The introduction of specific amount of quantity of permits can enable the government to set a perfectly inelastic supply at precisely that quantity resulting in the level of entire pollution across the industries. It can be said that the organizations emitting pollution in the production processes demand such type of vouchers with the demand based on the amount of pollution involved in producing different goods. It further involves the way of reducing the amount of pollution emitted in production. Organizations that find it difficult in reducing the pollution will be willing to pay more for the right to pollute as compared to those who can place a filter on their smokestacks. This can set the price for pollution vouchers at equilibrium (Allcott and Greenstone 2012, Longo, Markandya and Petrucci 2008, Jaffe, Newell and Stavins 2004, DeCanio and Watkins 1998, Menanteau, Finon and Lamy 2003, Mulder and Hagens 2008).
Figure 3: (DeCanio and Watkins 1998, Jaffe, Newell and Stavins 2004, Menanteau, Finon and Lamy 2003)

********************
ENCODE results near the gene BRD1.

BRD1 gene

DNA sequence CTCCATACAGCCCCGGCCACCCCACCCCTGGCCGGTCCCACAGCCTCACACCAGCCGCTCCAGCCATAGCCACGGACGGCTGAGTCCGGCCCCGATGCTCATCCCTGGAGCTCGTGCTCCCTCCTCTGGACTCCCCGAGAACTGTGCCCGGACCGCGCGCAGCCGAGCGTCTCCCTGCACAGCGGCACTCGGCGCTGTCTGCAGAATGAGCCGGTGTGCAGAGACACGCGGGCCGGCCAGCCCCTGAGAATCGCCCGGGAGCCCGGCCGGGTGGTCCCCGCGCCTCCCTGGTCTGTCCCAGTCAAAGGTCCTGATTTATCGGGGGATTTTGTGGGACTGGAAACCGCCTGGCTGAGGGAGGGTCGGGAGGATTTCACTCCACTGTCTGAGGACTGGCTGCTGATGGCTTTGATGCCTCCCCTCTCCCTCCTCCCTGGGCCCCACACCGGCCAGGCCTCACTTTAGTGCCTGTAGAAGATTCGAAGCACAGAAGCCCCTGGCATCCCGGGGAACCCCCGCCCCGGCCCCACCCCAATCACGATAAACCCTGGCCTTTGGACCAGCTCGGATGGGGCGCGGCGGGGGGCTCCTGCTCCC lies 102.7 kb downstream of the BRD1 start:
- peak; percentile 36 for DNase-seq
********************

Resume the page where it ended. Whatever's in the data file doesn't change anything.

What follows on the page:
It can be assumed that the government can monitor the pollution of industries in most effective manner because it is a system of pollution vouchers to achieve different milestones. First of all, it imposes a cost on polluters while requiring the purchase of sufficient pollution rights for the pollution being emitted. It can cause an upward shift in organization MC curve because of the input of production process and it can shift the market supply curve in polluting industries. Such type of shift can result in less production of output in such polluting industries. Secondly, the system introduces incentives for organizations to seek organization as compared to the cost of pollution vouchers (Dincer 2000, Longo, Markandya and Petrucci 2008, Allcott and Greenstone 2012, Menanteau, Finon and Lamy 2003). Thirdly, the system can create an incentive for new organizations to emerge while investing independently in research and development of pollution abating technologies due to the increase in system with the demand for such technologies considering the fact that polluters would pay for vouchers for production (Allcott and Greenstone 2012, Dincer 2000, Longo, Markandya and Petrucci 2008, Menanteau, Finon and Lamy 2003).